(Peling) Dri Ging, Yungdrung Choeling Drup: Second Day [Wide shot]Additional title: Dance of the Ging with Swords (Peling Tradition)
NamesCore of Culture (Organization) (Producer)Core of Culture (Organization)
Bhutan Dance Project, Core of Culture
Dates / OriginDate Issued: 2006
Library locationsJerome Robbins Dance DivisionShelf locator: *MGZIDF 881A
TopicsMasks -- BhutanSword-dance -- BhutanBuddhist demonology -- BhutanSpirits (Buddhism)Dance -- Religious aspects -- BuddhismDance -- BhutanDzongs -- Bhutan -- Trongsa (District)Trongsa (Bhutan : District)Festivals -- BhutanFolk dancing -- BhutanRites and ceremonies -- BhutanRitual and ceremonial dancing -- BhutanMask dances -- BhutanSpirit dances -- Bhutan
GenresDance.Filmed dance.Filmed performances.Video.
NotesFor close shot version, see: *MGZIDF 881B.Yungdrung Choeling Drup: Second Day, Jan. 12, 2006: Atsara Cham (Marchang) - Dance of the Atsaras and Libation ; Peling Shinjey Phomo - Dance of the Lord of Death and his Consort ; Phag Cham - Dance of the Boar ; Peling Nga Cham - Peling Drum Dance ; Nyulemai Cham - The Dance of the Evil Spirit ; (Peling) Jug Ging - Dance of the Ging with Batons ; Durthro Dagmo Chezhi (Durdag) - Dance of the Four Lords of the Charnel Grounds ; (Peling) Dri Ging - Dance of the Ging with Swords ; Zhanag Nga Cham - Dance of the Black Hats with Drums.Venue: Videotaped in performance at the Yungdrung Choeling Dzong, in Trongsa, Bhutan (looking along the right diagonal towards the Lhakang across the courtyard arena), on Jan. 12, 2006.Acquisition: Gift; Core of Culture. NN-PD
Physical DescriptionElectronic resource1 digital video file (ca. 36 min.)Digital, stereo., H.264 file.
DescriptionThe Peling Ging-Sum (the three dances of the Ging in the Pema Lingpa tradition) are three dances that are performed around the country in a particular sequence. The Ging-Sum comprises three dances: Jug Ging, Dri Ging and Nga Ging which show the forces of good in direct combat with evil spirits who plague living beings with their constant suasions to commit wrong. Jug means baton or wand and the Jug Ging are spirits tasked to search out the presence of evil (using their wands as sensitive instruments to find out the direction in which evil lies). The Dri Ging - who carry swords - subjugate evil with their weapons before punishing and slaying (with compassion) any such evil spirits found. The Nga-ging - who each carry a drum - perform a victory dance at having overcome the evil spirits, and also ensure that even those conquered evil spirits are still prayed for and ultimately liberated from their evil ways. These three dances are considered to have been reveled by Terton Pema Lingpa in the 16th Century - and they are thus known as ter-cham or (revealed) treasure dances. They express a coherent choreographic and dramatic intention on the great Saint s part. They are most often performed together with nyulemai cham (Dance of the Evil Spirit) which serves as an active and visible reference to the existence of evil in the world - and the nyulema is often captured and dispatched by the Jug bearing Ging of the first of these dances.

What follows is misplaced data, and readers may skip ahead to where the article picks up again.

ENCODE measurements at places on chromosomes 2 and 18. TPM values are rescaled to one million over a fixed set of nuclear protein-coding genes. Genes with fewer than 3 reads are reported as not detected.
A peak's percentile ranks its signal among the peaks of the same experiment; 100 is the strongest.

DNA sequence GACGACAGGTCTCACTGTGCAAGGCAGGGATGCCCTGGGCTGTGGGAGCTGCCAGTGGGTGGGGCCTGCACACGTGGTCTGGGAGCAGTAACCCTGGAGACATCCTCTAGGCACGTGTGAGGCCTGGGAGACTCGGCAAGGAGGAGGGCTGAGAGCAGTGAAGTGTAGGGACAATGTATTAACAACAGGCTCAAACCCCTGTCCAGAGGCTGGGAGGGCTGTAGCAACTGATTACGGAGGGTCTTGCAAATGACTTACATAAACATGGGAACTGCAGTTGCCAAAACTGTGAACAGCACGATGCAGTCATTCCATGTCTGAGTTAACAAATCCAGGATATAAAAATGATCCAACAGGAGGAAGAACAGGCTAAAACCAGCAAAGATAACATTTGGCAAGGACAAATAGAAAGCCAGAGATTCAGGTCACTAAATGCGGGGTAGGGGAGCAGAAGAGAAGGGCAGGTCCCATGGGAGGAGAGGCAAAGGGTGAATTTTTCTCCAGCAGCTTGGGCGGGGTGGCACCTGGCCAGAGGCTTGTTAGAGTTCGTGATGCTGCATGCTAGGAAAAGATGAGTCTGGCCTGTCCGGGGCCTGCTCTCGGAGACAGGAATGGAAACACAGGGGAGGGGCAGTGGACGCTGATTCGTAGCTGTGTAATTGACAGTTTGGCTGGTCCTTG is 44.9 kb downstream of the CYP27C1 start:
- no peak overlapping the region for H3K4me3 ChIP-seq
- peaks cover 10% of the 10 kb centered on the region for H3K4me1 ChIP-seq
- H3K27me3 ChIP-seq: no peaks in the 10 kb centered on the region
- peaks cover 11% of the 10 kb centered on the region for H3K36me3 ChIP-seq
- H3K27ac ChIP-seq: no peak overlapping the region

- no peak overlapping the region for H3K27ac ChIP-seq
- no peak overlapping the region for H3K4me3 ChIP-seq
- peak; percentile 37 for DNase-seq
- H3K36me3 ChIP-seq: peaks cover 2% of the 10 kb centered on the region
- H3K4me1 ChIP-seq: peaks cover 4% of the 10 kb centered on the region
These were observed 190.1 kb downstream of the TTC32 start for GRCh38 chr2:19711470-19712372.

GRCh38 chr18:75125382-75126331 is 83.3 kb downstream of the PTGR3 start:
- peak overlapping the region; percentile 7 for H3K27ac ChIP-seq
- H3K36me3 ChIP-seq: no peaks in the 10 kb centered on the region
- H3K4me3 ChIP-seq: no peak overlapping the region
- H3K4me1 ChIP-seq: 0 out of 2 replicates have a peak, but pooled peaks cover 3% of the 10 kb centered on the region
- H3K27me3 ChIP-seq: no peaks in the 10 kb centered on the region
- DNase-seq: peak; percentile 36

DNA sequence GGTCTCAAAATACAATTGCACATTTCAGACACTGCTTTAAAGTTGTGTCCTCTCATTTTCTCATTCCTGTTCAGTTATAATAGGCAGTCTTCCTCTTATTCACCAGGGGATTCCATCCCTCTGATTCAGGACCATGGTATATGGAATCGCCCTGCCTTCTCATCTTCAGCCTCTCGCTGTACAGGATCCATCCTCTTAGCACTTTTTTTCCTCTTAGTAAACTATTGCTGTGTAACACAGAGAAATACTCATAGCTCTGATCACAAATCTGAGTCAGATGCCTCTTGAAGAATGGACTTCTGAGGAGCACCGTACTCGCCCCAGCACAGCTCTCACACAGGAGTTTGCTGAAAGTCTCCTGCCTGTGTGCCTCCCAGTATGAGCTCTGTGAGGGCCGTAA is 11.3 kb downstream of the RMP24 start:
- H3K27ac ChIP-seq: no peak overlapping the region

Type of ResourceMoving image
IdentifiersNYPL catalog ID (B-number): b19895675Universal Unique Identifier (UUID): 06869fe0-e50b-0130-0405-3c075448cc4b
Copyright NoticeOpen.Core of Culture
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